Clive Myrie Shares His Favourite Moments From His Caribbean Adventure

Clive embarks on an epic journey to reconnect with family, explore his own heritage and experience the rich mix of cultures that makes island life so very special



May 16, 2024 – Clive once again returns to screens with his new travel series, Clive Myrie’s Caribbean Adventure, a celebration of island life and Clive’s own ancestry.

Following on from his much loved Italian Road Trip, this time Clive embarks on an epic journey to reconnect with family, explore his own heritage and experience the rich mix of cultures that makes island life so very special.

In this 15x30 series, Clive will take viewers across the four islands of Jamaica, Cuba, Barbados and the Dominican Republic, unearthing family roots and forging personal connections with each unique location.

Clive Myrie’s Caribbean Adventure airs from Monday 27 May on iPlayer BBC Two at 6.30pm. All episodes will be available to watch on BBC iPlayer from Monday 27 May.

Interview with Clive Myrie

What can we expect from this series?

This series was very much about trying to tell a little bit of the history of the Caribbean through my family's eyes and the connection it has to me. I’ll be unearthing my ancestral roots and reconnecting with family members I didn’t even know I had! I’ll be taking in the vibrant streets of Cuba, the nightlife of Jamaica, the lush landscapes of the Dominican Republic and the beach paradise of Barbados. Look forward to fantastic food, a melange of so many things - chicken, lamb, fish all chucked in together with a rich tapestry of spices and incredible flavours. Also, I’ll be exploring the Caribbean’s infamous music scene - ballet in Cuba, Dub club Reggae in Jamaica and Salsa Merengue in the Dominican Republic – it’s going to be amazing.

Tell us about your connection to the Caribbean

My parents were born in Jamaica and are part of the Windrush generation. They came to Britain in the 1960s. I was their first child born in the UK, but my two eldest brothers and older sister were born in Jamaica. My sister has just moved back to Jamaica and we film with her on a coffee farm in the Jamaica films. My mum, dad and wife also feature in the Jamaica films.

What’s been your favourite moment from the series?

There were so many standout moments but I will never forget being on the back of Ernesto Guevara’s (Che Guevara’s son’s) motorbike, taking me through the old parts of Havana and seeing these amazing buildings that are crumbling. Seeing his dad’s big picture in Revolution Square was a definite highlight and one that I imagine is quite surreal for him, seeing pictures of his dad all over the world. Swimming with racehorses in Barbados was also a definite highlight. Hydrotherapy is proven to be good for the animals, it calms them down, helps them if they're injured and the beach is only 600 yards from the stables. Being able to swim with them was an amazing experience and something I’ll always remember.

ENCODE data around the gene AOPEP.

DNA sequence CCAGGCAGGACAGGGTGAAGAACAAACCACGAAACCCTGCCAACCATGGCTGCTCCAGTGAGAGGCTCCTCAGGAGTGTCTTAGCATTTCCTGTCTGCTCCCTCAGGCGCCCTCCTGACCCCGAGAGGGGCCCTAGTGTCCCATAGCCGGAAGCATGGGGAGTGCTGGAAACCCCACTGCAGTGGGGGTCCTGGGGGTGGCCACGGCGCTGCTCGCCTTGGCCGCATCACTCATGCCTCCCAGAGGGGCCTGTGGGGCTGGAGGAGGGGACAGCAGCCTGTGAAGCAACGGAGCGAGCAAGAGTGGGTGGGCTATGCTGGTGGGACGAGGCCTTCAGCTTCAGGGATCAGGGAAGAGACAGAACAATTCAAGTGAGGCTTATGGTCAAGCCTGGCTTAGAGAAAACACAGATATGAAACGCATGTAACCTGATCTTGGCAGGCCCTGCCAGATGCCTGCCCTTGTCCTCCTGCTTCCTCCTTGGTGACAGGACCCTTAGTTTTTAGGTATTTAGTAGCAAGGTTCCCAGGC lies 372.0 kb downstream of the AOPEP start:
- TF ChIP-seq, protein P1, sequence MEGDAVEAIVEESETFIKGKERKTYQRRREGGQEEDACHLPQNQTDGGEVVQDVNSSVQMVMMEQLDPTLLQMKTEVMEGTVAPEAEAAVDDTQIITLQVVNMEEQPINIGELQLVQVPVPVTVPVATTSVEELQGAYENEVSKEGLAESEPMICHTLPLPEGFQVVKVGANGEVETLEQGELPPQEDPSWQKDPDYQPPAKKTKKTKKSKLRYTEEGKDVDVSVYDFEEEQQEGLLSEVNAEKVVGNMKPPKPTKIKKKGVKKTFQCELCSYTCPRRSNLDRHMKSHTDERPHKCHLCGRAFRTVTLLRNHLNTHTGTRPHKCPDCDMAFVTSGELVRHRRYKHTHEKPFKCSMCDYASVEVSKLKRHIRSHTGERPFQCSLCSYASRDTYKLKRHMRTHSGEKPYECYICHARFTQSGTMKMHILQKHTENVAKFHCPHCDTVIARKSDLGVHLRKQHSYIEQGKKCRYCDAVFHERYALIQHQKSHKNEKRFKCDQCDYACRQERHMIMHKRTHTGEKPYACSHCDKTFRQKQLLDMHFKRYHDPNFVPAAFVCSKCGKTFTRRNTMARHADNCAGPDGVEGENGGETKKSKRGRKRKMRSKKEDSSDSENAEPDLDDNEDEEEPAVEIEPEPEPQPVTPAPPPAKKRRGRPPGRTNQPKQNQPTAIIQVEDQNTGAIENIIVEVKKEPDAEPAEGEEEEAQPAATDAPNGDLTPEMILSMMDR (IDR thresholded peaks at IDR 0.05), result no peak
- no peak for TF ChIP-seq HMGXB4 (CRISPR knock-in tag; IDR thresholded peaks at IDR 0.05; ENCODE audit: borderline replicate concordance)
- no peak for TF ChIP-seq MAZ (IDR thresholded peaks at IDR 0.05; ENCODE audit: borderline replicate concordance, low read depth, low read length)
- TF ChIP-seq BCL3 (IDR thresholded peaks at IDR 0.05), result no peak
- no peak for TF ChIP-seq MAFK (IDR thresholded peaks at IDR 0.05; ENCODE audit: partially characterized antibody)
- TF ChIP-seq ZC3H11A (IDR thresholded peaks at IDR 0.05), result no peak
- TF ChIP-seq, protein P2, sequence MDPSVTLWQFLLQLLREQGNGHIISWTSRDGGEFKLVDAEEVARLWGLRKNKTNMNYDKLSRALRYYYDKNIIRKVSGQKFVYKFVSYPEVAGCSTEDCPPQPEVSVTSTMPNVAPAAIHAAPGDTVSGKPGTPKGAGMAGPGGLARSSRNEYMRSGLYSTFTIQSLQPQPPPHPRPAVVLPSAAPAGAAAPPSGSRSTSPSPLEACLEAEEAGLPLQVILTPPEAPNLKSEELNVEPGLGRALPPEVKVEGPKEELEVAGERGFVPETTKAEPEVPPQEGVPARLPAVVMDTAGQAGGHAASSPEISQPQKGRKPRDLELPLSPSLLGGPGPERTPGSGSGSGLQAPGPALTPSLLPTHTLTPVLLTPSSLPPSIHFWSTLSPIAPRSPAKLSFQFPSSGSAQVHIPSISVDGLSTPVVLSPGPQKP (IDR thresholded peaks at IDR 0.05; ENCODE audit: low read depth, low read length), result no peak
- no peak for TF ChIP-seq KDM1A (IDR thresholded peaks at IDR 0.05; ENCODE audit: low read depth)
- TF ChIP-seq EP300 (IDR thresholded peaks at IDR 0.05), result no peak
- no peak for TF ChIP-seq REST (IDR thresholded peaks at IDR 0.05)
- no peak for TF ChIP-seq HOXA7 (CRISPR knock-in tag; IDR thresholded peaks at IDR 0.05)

It’s nice to see you out the newsroom, are travelogues something you enjoy doing?

I’ve always been fascinated by cultures and ideas, what it means to be a human being. Whether you’re in Japan or Germany or South Africa or Australia, I've always been interested in that side of the human condition. Part of my personality is quite serious and that's the sort of day job, being a correspondent and a reporter satiates that part of my personality. But there is another part of my personality, and anyone who knows me knows I like a laugh and to have fun, enjoy good food, wine, music, art, literature and culture, so to be able to satisfy that other half of my life is brilliant and I get that opportunity when I'm doing these travel series, which is great. As a foreign correspondent, you get to know different countries very well and you have to understand the culture in order to report on that. In a travel series, you get to see another side or another layer to these places and that's brilliant.

What do you hope viewers take away from the series?

I hope viewers take away a piece of sunshine from the Caribbean. It’s a really joyful series and one I’m really proud of. I hope viewers also take away a sense of the history and culture of this beautiful part of the world. The vibrancy, the creativity, the friendliness of its people.

What was your favourite foods on your travels?

I’m going to have to say that Jamaican food easily is the best of the four islands for me and I'm not just saying that, but it’s the spices, that Indian influence. I’ve definitely maintained my love of spicy food. I did also manage to reacquaint myself with what they call hard food on my travels, so yams, cassava and bread fruits. These are things I grew up with in Bolton from my Caribbean parents but which I didn't really like much at the time. Also boiled green bananas are absolutely delicious. I'm definitely more into cooking with my Caribbean recipes, such as rice and peas and stewed chicken and fish now. It's funny my wife said to me I've become more Caribbean as I've got older.

Music plays a big part in Caribbean culture, do you have a favourite genre/style from your travels?

I love music from the Caribbean whether it’s the reggae of Bob Marley, or Cuban salsa and the Buena Vista Social Club. Jamaican ‘dancehall’ is great to get down to and don’t forget merengue from the Dominican Republic. I love it all, and was able to indulge my musical passions to the max on my adventure. It was so much fun, and I hope viewers find it fun too.

(Image: Clive Myrie with a classic car in Havana: BBC/Alleycats TV)

Source BBC TWO

May 16, 2024 3:00am ET by Newsdesk  


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